ECB president Mario Draghi has outlined details of a plan to buy unlimited amounts of eurozone nations' short-dated debt in an effort to stem the eurozone crisis.
Speaking after the European Central Bank held rates at 0.75% on Thursday, Draghi said the ECB governing council had agreed on the specifics of "outright monetary transactions [OMT]" that will see the bank buy bonds in the secondary market.
The OMT will aim to lower struggling eurozone nations' borrowing costs by buying debt with a maturity of between one and three years.
The purchases, which could theoretically be unlimited, will be focused on the debt of eurozone nations that have already been bailed out, or those which apply for assistance from the European Financial Stability Facility or European Stability Mechanism.
The bond buying will not aim to push yields below a specific level, Draghi said, but would take into account factors including market volatility, liquidity, spreads and CDS prices.
The ECB will sell securities to offset its bond purchases as part of an attempt to "sterilize" the programme, thereby preventing the creation of excess liquidity.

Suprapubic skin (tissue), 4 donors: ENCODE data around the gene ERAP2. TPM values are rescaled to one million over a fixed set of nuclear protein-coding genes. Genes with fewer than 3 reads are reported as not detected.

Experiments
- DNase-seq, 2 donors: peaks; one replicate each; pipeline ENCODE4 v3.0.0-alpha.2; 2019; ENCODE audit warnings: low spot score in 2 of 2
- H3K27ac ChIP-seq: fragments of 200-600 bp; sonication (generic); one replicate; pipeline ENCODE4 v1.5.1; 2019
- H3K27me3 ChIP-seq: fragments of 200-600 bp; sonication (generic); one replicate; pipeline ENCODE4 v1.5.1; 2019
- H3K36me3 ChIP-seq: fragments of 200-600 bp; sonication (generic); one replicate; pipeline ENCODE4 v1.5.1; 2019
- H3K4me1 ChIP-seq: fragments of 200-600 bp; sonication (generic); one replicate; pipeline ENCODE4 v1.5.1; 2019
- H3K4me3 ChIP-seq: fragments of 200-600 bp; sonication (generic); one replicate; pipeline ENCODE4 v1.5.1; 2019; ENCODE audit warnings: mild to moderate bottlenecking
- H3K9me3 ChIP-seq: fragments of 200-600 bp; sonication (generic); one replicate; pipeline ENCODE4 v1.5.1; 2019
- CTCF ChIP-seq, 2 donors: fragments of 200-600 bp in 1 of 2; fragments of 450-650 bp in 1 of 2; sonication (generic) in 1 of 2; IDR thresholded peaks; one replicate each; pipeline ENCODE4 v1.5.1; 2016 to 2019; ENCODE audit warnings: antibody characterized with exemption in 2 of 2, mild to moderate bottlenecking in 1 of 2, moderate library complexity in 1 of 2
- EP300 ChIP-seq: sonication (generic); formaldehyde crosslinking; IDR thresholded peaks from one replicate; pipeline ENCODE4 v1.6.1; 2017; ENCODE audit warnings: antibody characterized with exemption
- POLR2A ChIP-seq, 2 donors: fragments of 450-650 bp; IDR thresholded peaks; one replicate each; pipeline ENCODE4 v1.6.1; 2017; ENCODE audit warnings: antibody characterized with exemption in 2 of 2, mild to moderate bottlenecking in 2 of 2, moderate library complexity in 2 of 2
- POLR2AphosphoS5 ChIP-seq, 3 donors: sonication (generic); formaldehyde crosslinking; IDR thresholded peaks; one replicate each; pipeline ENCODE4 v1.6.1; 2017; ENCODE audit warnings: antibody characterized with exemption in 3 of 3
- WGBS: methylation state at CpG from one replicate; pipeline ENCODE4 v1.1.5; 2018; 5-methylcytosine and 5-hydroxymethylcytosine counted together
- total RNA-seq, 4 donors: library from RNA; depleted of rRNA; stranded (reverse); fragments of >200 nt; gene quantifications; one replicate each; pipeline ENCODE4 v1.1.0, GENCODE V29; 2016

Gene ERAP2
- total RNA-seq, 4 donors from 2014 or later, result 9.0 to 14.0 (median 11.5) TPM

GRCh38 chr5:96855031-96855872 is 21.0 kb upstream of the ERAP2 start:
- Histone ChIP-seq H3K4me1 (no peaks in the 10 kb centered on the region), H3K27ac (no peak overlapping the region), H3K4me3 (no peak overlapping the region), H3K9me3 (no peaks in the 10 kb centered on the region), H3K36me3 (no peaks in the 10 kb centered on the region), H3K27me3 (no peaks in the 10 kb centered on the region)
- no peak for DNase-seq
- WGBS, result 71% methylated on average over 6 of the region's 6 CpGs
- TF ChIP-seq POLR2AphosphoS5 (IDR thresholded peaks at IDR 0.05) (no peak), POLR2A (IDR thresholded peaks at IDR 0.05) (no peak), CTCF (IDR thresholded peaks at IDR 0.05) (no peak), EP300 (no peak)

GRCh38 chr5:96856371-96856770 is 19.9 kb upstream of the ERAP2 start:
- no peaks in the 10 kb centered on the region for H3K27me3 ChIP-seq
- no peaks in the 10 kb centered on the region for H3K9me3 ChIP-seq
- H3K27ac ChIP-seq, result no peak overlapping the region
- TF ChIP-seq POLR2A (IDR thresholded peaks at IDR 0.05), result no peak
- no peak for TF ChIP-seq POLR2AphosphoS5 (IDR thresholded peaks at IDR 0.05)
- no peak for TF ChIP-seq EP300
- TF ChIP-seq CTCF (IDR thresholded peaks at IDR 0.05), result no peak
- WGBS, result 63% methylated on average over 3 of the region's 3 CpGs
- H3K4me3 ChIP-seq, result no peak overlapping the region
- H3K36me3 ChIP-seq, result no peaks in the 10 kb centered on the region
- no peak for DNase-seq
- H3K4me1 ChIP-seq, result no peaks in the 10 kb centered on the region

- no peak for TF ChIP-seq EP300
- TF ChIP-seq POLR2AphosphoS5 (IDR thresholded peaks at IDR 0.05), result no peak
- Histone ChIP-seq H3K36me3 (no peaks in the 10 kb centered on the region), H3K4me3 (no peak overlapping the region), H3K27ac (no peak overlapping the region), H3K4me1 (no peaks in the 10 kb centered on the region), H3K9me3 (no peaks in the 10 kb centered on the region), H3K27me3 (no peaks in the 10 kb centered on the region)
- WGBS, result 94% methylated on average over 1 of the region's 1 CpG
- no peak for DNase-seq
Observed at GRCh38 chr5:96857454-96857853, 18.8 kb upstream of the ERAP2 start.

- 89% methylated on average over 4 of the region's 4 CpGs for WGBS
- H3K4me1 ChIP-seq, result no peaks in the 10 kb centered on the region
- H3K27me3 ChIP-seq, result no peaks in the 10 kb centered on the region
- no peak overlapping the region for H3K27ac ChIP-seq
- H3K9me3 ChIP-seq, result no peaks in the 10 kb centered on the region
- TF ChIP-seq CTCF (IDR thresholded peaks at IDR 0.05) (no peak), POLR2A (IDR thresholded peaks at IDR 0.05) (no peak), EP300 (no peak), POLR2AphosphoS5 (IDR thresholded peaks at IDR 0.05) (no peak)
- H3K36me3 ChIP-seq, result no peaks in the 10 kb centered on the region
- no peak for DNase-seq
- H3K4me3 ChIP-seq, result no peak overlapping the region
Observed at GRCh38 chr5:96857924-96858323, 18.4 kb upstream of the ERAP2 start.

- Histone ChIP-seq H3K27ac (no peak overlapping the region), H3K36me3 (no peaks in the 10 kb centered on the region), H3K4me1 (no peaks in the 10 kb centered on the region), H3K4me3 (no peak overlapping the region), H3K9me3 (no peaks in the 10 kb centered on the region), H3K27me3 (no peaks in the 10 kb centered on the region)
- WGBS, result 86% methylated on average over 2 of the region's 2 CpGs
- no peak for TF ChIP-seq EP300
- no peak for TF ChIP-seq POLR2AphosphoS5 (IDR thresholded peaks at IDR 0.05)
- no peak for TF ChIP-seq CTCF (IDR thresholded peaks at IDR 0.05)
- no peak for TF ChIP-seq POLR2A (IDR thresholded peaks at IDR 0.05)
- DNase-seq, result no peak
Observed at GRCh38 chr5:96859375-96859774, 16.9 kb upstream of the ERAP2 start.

In a departure from its previous bond-buying scheme, the now-terminated Securities Markets Programme, the ECB will not be in line for better treatment than other creditors in the event of a default, Draghi added.
"We will do whatever it takes within our mandate to preserve the euro," he said.
"These purchases are on the secondary market, not the primary market, so we are sure we are not violating our mandate.
"[The programme is intended as] a fully effective backstop to prevent potentially destructive scenarios," he said.
The central bank will also suspend minimum collateral ratings requirements for countries eligible for the OMT programme, and will accept US dollar, sterling and yen-denominated debt as collateral.
Draghi added the ECB had cut economic forecasts for the eurozone. The central bank now expects the bloc to shrink between 0.2% and 0.6% this year. Its 2013 growth forecast has also been cut from around 1% to around 0.5%.
The ECB president hinted that Germany was again opposed to the new measures, saying there was "one dissenting view" among council members.
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